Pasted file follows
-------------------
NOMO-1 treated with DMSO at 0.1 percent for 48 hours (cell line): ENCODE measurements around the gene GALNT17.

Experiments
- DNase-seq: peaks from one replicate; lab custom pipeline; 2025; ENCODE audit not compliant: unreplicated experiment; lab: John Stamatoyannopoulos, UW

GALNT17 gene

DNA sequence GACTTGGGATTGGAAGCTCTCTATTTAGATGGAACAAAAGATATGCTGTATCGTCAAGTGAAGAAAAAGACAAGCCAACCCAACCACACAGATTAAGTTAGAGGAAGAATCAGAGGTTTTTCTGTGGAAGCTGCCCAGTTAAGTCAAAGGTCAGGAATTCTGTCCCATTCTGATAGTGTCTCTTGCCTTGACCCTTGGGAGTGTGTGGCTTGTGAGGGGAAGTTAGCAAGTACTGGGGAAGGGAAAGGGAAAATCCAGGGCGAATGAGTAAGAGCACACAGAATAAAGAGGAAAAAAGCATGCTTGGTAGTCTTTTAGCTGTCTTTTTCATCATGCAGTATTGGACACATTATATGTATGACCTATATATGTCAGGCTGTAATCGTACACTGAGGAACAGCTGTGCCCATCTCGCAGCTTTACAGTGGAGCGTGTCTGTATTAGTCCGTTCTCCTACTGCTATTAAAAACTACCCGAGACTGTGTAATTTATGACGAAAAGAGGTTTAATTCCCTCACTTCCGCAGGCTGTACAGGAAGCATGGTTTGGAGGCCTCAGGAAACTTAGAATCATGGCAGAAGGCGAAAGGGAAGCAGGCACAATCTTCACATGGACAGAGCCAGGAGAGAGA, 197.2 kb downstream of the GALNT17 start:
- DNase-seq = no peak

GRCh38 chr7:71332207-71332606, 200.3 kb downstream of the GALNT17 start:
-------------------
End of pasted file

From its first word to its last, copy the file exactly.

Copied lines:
NOMO-1 treated with DMSO at 0.1 percent for 48 hours (cell line): ENCODE measurements around the gene GALNT17.

Experiments
- DNase-seq: peaks from one replicate; lab custom pipeline; 2025; ENCODE audit not compliant: unreplicated experiment; lab: John Stamatoyannopoulos, UW

GALNT17 gene

DNA sequence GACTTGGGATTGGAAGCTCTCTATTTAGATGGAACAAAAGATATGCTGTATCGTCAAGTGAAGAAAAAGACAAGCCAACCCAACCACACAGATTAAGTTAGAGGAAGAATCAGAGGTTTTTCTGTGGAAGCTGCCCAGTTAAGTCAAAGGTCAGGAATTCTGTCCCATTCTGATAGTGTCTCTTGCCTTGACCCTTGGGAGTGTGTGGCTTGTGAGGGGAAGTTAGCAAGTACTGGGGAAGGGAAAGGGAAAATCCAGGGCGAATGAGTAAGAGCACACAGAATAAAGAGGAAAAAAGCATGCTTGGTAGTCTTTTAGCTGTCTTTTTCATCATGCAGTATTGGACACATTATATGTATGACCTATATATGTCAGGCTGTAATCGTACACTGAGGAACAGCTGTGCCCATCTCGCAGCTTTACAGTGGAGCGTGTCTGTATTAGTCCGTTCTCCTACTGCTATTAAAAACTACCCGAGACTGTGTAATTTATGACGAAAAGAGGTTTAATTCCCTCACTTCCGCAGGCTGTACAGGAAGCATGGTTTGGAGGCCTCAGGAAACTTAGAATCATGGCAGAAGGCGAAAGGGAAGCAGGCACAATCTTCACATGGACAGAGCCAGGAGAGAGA, 197.2 kb downstream of the GALNT17 start:
- DNase-seq = no peak

GRCh38 chr7:71332207-71332606, 200.3 kb downstream of the GALNT17 start: